To ensure you are getting the value you desire and are maintaining positive relationships with your financial experts, understand the distinctions between a fiduciary and a financial advisor.

Comparing Fiduciaries and Financial Advisors

Not all financial advisors are fiduciaries. To be a genuine fiduciary, one must be legally obligated to act in good faith and in the interest of the other party – in other words, a relationship of trust and loyalty must subsist. Consequently, any potential conflict of interest must be disclosed before the relationship begins. 

Trustees, attorneys, board members and corporate officers are some professionals who are legally obligated to act as fiduciaries on behalf of others. 

Other financial experts with legal duty to act in their clients’ best interest include CFP® professionals, registered investment advisors, CFA charter holders and advisors registered with the National Association of Personal Finance Advisers (NAPFA) and Alliance of Comprehensive Advisors (ACA). 

Financial professionals that are not fiduciaries include broker dealers, who are only mandated by the Financial Regulatory Authority (FINRA) to ensure the advice they give to clients are suitable for their goals. However, suitability is not the same thing as a legal fiduciary obligation.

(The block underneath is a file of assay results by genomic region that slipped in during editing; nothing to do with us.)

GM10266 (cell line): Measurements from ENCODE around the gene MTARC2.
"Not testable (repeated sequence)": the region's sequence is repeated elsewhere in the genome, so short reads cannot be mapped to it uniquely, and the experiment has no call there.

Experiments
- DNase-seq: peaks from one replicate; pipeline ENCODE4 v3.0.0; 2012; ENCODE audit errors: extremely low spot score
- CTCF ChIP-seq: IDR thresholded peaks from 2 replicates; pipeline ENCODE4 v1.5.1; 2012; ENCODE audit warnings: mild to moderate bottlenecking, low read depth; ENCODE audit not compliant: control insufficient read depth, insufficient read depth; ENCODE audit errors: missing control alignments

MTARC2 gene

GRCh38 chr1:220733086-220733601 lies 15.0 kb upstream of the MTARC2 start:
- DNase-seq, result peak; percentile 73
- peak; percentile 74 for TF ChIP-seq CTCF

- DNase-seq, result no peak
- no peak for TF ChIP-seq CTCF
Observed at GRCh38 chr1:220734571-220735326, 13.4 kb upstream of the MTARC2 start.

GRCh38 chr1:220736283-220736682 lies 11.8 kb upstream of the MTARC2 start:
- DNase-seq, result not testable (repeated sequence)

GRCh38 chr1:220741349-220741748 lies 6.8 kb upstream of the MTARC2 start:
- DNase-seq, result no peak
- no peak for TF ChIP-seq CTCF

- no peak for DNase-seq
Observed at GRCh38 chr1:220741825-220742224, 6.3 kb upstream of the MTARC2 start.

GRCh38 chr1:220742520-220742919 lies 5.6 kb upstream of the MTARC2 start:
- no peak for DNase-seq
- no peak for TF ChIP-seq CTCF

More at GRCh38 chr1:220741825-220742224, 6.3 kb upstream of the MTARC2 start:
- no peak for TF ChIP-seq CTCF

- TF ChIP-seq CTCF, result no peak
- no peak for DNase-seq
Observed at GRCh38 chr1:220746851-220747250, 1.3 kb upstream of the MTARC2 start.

To avoid any confusion, we will use “financial advisor” as a generic term that includes nonfiduciary and fiduciary advisors. 

Responsibilities and Legal Obligations

Fiduciary and nonfiduciary financial advisors often have the same general responsibilities — to help clients buy or sell securities, create financial plans, create and execute investment plans and develop estate plans. 

However, a fiduciary is under a legal obligation to act in the client’s best interest and disclose any conflict of interest beforehand. 

A nonfiduciary financial advisor, on the other hand, is not under the same obligation. As mentioned, some of them, such as broker dealers, are only under an obligation of suitability. 

Education and Training

Most of the financial advisors who are fiduciaries are CFP® professionals and CFA charter holders.

The Code of Ethics for CFP® professionals includes the following statements:

  • Act in the client’s best interests.
  • Avoid or disclose and manage conflicts of interest.

Similarly, the Code of Ethics guiding CFA charter holders states a rule to place the integrity of the investment profession and the interests of clients above their own personal interests.


Registered investment advisors are financial advisors who are registered under the Securities and Exchange Commission or a state securities regulation agency. 

These professionals are required, under the Investment Advisers Act of 1940, to act in a fiduciary capacity. 

In the words of the act, the SEC may proclaim rules with a goal to ensure that registered investment advisors “act in the best interest of the customer without regard to the financial or other interest of the broker, dealer or investment adviser providing the advice.”


Most fiduciary advisors will advertise themselves as fee-only advisors. That is, they don’t earn commissions from the products they recommend to clients. This ensures that they are recommending the products that will be in clients’ best interest rather than those that will make themselves money.